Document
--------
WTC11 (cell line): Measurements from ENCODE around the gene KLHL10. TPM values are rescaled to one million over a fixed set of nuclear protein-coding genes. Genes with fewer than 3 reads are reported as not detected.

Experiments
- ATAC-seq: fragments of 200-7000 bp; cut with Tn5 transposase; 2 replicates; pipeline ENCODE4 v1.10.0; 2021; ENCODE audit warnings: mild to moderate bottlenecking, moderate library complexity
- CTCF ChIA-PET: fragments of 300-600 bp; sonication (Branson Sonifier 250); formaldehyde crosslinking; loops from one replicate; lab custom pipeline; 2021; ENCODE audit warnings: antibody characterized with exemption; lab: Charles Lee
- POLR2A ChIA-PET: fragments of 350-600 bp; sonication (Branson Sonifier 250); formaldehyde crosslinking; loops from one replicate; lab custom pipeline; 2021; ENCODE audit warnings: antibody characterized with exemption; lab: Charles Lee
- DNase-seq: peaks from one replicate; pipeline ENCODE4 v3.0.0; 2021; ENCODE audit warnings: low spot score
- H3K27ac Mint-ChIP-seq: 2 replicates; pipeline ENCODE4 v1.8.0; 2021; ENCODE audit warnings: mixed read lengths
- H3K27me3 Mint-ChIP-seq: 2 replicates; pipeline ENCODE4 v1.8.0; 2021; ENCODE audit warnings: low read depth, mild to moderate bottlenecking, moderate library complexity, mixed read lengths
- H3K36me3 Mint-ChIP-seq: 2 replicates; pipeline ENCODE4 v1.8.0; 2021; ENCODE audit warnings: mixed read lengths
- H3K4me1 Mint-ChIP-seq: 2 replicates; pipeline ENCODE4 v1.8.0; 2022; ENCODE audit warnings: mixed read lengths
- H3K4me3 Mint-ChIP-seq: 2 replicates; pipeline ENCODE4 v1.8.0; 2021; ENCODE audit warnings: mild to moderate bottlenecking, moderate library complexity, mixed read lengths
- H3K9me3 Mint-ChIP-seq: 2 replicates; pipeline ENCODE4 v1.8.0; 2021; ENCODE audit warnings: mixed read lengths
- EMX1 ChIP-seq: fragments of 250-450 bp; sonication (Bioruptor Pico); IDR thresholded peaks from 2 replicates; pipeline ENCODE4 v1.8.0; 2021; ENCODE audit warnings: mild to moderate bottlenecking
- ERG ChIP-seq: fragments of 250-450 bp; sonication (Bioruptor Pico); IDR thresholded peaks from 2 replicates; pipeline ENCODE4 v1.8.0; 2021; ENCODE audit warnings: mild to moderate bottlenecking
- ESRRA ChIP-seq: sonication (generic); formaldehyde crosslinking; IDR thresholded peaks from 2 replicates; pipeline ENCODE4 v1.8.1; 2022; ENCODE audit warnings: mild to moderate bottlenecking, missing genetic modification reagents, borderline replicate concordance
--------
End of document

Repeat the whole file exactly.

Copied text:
WTC11 (cell line): Measurements from ENCODE around the gene KLHL10. TPM values are rescaled to one million over a fixed set of nuclear protein-coding genes. Genes with fewer than 3 reads are reported as not detected.

Experiments
- ATAC-seq: fragments of 200-7000 bp; cut with Tn5 transposase; 2 replicates; pipeline ENCODE4 v1.10.0; 2021; ENCODE audit warnings: mild to moderate bottlenecking, moderate library complexity
- CTCF ChIA-PET: fragments of 300-600 bp; sonication (Branson Sonifier 250); formaldehyde crosslinking; loops from one replicate; lab custom pipeline; 2021; ENCODE audit warnings: antibody characterized with exemption; lab: Charles Lee
- POLR2A ChIA-PET: fragments of 350-600 bp; sonication (Branson Sonifier 250); formaldehyde crosslinking; loops from one replicate; lab custom pipeline; 2021; ENCODE audit warnings: antibody characterized with exemption; lab: Charles Lee
- DNase-seq: peaks from one replicate; pipeline ENCODE4 v3.0.0; 2021; ENCODE audit warnings: low spot score
- H3K27ac Mint-ChIP-seq: 2 replicates; pipeline ENCODE4 v1.8.0; 2021; ENCODE audit warnings: mixed read lengths
- H3K27me3 Mint-ChIP-seq: 2 replicates; pipeline ENCODE4 v1.8.0; 2021; ENCODE audit warnings: low read depth, mild to moderate bottlenecking, moderate library complexity, mixed read lengths
- H3K36me3 Mint-ChIP-seq: 2 replicates; pipeline ENCODE4 v1.8.0; 2021; ENCODE audit warnings: mixed read lengths
- H3K4me1 Mint-ChIP-seq: 2 replicates; pipeline ENCODE4 v1.8.0; 2022; ENCODE audit warnings: mixed read lengths
- H3K4me3 Mint-ChIP-seq: 2 replicates; pipeline ENCODE4 v1.8.0; 2021; ENCODE audit warnings: mild to moderate bottlenecking, moderate library complexity, mixed read lengths
- H3K9me3 Mint-ChIP-seq: 2 replicates; pipeline ENCODE4 v1.8.0; 2021; ENCODE audit warnings: mixed read lengths
- EMX1 ChIP-seq: fragments of 250-450 bp; sonication (Bioruptor Pico); IDR thresholded peaks from 2 replicates; pipeline ENCODE4 v1.8.0; 2021; ENCODE audit warnings: mild to moderate bottlenecking
- ERG ChIP-seq: fragments of 250-450 bp; sonication (Bioruptor Pico); IDR thresholded peaks from 2 replicates; pipeline ENCODE4 v1.8.0; 2021; ENCODE audit warnings: mild to moderate bottlenecking
- ESRRA ChIP-seq: sonication (generic); formaldehyde crosslinking; IDR thresholded peaks from 2 replicates; pipeline ENCODE4 v1.8.1; 2022; ENCODE audit warnings: mild to moderate bottlenecking, missing genetic modification reagents, borderline replicate concordance